I know that someday you'll find better things.

Thursday, April 3, 2014

Hamster Heartbeats

Hannah sighed, clearly frustrated by the schoolwork on her computer screen. "There's this thing I have to figure out as part of my homework, and I'm not sure I understand it. Could I read it to you?"

"Of course!" I was happy to (try!) to help. So much of what she is learning is so intricate and sophisticated that it was an honor simply to be asked to be of assistance.

"Okay. The heart rates and lifespans of mammals are inversely related. A cat has a heart rate of 126 beats per minute, and a hamster has a heart rate of 630 beats per minute. A cat lives for 15 years on average--"

"No way! This is utterly fascinating. I've never even considered that before. I mean, I know hamsters have a shorter shelf-life, so to speak, and people are always talking about "cat years" and "dog years" but now it totally makes sense."

My mind was racing at the implications. No wonder doctors placed such an emphasis on heart-health. It's as if we only receive a set amount of heartbeats, and when you reach the limit, your time is up.

"And sorry for interrupting," I added.

"A hamster--" Hannah resumed, the edges of her expression en route to exasperation.

"Just tell me this. Are you conducting an experiment? Is this biology? Physics?"

"Algebra. It's a math problem. Don't get dazzled by the details, okay? We're not supposed to care about the hamsters. Forget the storyline. We just need to look at the numbers and determine the function that represents the correlation."


My feelings weren't hurt, of course, because it was about the seventy-thousandth time I'd been given that reminder.

That is when I began to formulate a theory that perhaps there is a function to represent a correlation (inverse-relationship, perhaps?) between mathematically-capable people and curiosity.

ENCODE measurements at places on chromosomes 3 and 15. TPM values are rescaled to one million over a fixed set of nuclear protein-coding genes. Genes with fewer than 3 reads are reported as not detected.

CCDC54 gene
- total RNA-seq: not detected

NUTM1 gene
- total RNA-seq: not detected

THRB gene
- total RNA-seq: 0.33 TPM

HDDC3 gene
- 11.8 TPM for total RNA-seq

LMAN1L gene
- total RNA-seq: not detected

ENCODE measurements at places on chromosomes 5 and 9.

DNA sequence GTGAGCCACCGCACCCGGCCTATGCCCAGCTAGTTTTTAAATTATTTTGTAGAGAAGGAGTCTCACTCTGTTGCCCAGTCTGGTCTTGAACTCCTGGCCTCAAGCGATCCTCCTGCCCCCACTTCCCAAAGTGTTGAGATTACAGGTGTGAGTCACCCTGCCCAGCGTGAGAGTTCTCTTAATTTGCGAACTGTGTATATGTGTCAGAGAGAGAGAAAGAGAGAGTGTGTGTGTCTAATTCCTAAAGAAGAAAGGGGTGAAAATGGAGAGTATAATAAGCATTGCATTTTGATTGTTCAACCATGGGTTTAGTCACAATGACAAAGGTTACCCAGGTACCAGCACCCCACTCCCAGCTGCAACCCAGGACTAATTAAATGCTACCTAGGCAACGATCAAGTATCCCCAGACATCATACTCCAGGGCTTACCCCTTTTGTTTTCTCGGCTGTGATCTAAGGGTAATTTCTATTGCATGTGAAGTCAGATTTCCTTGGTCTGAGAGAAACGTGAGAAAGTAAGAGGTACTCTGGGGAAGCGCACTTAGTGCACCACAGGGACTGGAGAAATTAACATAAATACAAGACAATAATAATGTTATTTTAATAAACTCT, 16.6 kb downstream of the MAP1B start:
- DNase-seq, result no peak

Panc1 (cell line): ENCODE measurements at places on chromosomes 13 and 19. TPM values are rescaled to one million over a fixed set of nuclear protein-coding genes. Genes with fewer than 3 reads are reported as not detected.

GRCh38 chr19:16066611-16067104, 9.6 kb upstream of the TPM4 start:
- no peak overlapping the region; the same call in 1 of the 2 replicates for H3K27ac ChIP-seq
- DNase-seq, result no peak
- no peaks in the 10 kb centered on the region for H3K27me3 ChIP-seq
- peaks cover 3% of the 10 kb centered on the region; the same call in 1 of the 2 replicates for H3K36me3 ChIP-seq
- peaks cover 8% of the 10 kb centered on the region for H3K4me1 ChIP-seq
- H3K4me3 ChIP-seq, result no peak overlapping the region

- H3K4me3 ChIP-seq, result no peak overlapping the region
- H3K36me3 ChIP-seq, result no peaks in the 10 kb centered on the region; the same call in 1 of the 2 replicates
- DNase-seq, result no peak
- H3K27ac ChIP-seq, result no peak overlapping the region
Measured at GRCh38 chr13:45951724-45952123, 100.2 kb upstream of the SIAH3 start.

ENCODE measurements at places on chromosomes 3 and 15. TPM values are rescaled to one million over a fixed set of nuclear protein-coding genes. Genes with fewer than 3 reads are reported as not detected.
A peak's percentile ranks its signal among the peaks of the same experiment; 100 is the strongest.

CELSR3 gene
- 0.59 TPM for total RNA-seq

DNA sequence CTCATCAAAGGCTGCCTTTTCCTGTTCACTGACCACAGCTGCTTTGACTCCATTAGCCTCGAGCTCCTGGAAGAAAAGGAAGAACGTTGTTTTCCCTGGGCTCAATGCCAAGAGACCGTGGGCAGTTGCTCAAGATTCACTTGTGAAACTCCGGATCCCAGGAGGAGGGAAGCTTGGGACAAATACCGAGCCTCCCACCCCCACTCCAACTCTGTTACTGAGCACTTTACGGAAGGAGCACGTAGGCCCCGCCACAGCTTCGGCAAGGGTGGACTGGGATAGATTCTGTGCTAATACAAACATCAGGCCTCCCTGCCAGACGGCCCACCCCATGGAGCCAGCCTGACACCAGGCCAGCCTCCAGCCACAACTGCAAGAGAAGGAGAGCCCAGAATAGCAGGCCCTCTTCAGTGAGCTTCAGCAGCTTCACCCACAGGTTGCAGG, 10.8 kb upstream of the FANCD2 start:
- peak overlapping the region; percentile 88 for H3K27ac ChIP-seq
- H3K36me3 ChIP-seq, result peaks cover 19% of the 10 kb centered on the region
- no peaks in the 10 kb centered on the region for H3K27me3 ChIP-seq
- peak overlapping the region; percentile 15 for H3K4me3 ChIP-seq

I think I know what the graph would look like, too.

Disregard the wobbles. It's just a sketch.

If I did this correctly, it is saying that people with a higher mathematical strength have a diminished sense of curiosity. They care so much about the way the numbers fit together that they don't even pause to consider the hamsters or the cats or what this might mean for the longevity of the human species.

I also tried to make it asymptotic, so that neither the curiosity line nor the mathematic-strength line will ever cross zero. 

This means that nobody is 100% curious and 0% mathematically capable (or 100% mathematically capable and 0% curious) because that just seems unreasonable.

I realize that math and research do seem to have a working relationship. Just not in the classroom, I suppose.

Tesla, Newton, Einstein, and Curie would need a different graph. Unless they were medium-curious and medium-capable.

It's possible. In a lot of ways, medium makes the world go 'round.

My theory may need more research and refinement, but that is going to have to wait. Right now, I have some burning questions about hamster-heartbeats and lifespans that are begging for some answers.

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